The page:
Long-term care encompasses a broad and complex spectrum of medical and social services for frail and elderly Americans, or persons with disabilities. These services range from routine assistance with daily living (e.g., bathing, eating, and mobility) to a variety of home health and community-based services and nursing homes.
Planning for the possibility of long-term care gives you time to learn about services in your community and what they cost. It also allows you to make important decisions while you are still able to do so. The average person who is now 10 years from retirement will spend an estimated $463,849 on healthcare during their retirement.
Forecasts say 70% of retirees will require long-term care in their lifetimes, and the costs of extended stays in assisted living facilities and nursing homes can run into the hundreds of thousands of dollars. Paying for long-term care depends on an individual’s financial situation and the kinds of services they use. Often, they rely on a variety of payment sources, including:
– Personal funds including pensions, savings, and income from stocks
– Government health insurance programs, such as Medicare and Medicaid
– Private financing options, such as long-term care insurance
– Veterans’ benefits
– Services through the Older Americans Act
Since traditional health insurance will generally not pay for long-term care, it is important to start the financial planning now. Assisted living and nursing homes cost an average $43,539 and $82,125 per year, respectively. Long-term care insurance is available, and while plans can cost thousands of dollars annually, securing a plan in your 50s will be cheaper than trying to get coverage after you retire.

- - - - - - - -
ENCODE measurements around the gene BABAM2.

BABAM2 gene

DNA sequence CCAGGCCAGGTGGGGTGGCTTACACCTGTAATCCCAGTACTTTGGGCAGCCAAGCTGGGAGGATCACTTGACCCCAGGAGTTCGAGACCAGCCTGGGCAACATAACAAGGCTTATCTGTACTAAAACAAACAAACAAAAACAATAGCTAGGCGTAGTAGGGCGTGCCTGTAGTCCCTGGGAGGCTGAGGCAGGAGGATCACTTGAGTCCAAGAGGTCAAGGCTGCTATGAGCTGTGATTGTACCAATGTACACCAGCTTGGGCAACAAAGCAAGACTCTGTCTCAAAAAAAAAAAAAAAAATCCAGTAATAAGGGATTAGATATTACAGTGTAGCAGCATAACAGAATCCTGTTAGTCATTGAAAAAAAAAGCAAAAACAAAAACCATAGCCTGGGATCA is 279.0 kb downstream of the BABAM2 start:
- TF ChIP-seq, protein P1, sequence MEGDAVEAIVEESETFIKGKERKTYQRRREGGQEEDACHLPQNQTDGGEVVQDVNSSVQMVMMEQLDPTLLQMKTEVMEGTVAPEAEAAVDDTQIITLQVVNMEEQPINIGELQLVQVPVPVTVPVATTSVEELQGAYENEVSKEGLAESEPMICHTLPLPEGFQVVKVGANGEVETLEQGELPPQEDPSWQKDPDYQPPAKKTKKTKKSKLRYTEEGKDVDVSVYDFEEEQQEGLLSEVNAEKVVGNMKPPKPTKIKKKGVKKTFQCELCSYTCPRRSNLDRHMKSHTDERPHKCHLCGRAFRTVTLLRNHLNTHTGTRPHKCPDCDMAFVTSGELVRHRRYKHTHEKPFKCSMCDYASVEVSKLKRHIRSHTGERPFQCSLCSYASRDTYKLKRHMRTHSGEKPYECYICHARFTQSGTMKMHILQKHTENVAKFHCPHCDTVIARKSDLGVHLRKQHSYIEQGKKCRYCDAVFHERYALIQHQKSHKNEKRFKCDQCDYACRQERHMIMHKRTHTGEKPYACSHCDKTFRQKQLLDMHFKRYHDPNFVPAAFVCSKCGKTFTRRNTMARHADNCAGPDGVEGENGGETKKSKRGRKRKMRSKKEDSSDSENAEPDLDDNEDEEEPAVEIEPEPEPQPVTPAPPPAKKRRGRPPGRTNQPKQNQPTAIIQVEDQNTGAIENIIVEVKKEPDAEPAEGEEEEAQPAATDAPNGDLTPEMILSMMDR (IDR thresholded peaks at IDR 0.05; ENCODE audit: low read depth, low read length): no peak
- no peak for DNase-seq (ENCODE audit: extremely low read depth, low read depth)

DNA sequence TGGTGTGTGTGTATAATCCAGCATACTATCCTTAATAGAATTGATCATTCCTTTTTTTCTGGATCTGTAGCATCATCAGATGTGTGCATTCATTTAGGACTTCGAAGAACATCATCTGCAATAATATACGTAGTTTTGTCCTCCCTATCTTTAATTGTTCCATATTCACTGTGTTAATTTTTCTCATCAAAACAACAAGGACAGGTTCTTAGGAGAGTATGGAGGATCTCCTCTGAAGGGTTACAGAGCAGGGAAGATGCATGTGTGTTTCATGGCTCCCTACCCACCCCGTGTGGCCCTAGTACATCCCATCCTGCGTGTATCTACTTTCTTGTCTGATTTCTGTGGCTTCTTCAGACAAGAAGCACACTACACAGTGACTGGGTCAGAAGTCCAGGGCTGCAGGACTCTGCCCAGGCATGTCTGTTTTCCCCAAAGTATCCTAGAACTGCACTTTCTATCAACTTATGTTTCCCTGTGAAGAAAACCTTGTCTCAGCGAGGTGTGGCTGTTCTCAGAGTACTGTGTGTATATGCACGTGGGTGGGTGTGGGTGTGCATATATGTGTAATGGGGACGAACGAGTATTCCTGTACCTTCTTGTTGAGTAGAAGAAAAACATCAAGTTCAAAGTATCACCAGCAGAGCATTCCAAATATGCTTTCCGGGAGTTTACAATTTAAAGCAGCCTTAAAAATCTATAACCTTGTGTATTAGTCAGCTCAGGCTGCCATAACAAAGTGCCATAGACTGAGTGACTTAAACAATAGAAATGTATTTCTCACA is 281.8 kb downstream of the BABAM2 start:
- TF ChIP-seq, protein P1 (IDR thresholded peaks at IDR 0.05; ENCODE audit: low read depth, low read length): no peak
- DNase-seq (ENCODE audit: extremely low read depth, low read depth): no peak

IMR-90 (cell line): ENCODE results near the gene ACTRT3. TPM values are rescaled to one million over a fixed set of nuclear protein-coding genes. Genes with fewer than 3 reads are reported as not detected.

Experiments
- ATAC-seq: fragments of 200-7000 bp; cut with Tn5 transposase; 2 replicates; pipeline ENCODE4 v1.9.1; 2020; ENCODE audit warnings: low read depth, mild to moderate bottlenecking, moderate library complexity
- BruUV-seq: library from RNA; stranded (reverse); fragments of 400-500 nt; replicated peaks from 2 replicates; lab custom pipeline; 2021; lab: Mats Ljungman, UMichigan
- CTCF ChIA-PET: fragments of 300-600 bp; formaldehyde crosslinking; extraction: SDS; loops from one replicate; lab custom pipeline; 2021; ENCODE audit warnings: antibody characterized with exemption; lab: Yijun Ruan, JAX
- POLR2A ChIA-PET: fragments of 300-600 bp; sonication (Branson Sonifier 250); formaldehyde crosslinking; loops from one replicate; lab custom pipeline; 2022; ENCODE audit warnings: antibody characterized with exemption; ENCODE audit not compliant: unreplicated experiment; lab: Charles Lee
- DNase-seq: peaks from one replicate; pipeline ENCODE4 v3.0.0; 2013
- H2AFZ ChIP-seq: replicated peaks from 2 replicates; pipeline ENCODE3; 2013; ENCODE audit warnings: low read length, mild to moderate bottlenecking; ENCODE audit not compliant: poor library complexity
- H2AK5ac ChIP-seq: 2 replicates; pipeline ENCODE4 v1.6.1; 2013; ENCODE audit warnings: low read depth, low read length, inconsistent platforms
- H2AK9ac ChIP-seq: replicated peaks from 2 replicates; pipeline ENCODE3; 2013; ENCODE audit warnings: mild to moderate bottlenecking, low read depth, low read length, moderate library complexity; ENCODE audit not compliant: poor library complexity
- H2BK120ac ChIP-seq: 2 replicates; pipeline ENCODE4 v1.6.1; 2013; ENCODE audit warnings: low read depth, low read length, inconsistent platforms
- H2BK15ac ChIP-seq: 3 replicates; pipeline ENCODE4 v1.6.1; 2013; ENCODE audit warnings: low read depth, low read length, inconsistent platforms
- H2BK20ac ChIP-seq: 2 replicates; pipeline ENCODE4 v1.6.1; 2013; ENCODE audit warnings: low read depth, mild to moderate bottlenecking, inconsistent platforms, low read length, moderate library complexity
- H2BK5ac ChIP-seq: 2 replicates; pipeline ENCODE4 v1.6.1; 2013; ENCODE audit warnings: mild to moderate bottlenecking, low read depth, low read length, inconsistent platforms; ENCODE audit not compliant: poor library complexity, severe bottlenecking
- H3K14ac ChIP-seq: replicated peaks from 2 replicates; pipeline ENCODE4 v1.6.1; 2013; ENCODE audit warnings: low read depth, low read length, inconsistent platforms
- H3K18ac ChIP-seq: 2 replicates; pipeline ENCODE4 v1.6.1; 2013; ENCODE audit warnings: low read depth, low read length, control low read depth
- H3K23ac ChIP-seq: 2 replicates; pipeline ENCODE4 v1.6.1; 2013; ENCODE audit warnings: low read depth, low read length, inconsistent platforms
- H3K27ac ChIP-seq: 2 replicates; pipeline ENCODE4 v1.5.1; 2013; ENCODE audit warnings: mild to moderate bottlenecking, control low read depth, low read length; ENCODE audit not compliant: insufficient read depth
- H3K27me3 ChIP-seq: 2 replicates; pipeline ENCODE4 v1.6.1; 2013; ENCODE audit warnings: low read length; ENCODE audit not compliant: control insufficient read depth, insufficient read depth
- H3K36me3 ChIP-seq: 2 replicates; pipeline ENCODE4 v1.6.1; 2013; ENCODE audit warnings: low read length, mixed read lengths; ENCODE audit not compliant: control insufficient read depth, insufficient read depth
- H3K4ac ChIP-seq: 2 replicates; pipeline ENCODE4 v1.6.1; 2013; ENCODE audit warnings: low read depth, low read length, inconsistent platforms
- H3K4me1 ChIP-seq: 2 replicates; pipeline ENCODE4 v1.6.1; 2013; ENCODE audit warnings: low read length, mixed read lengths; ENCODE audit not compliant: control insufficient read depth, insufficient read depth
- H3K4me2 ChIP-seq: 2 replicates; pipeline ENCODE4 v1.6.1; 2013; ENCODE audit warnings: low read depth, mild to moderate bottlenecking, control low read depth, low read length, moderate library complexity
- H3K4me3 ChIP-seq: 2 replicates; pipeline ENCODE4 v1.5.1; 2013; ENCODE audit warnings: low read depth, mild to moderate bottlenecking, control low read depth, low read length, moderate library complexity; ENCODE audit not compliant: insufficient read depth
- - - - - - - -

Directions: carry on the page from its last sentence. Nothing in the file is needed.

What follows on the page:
Long-term care is a range of services and supports you may need to meet your personal care needs. Most long-term care is not medical care, but rather assistance with the basic personal tasks of everyday life.
The duration and level of long-term care will vary from person to person and often change over time. Here are some statistics that should be considered:
– Someone turning age 65 today has almost a 70% chance of needing some type of long-term care services and supports in their remaining years
– Women need care longer (3.7 years) than men (2.2 years)
– One-third of today’s 65 year-olds may never need long-term care support, but 20 percent will need it for longer than 5 years
– Every year, almost 10 million people need some form of long-term care in the United States. Of this population, 3.6 million (37%) are under age 65 and 6 million (63%) are over age 65
– For a couple turning 65, there is a 70% chance that one of them will need long-term care
The best time to think about long-term care is before you need it. Long-term care can be expensive, and with an estimated 70% of retirees requiring it, the earlier you start planning for it, the more manageable it will be.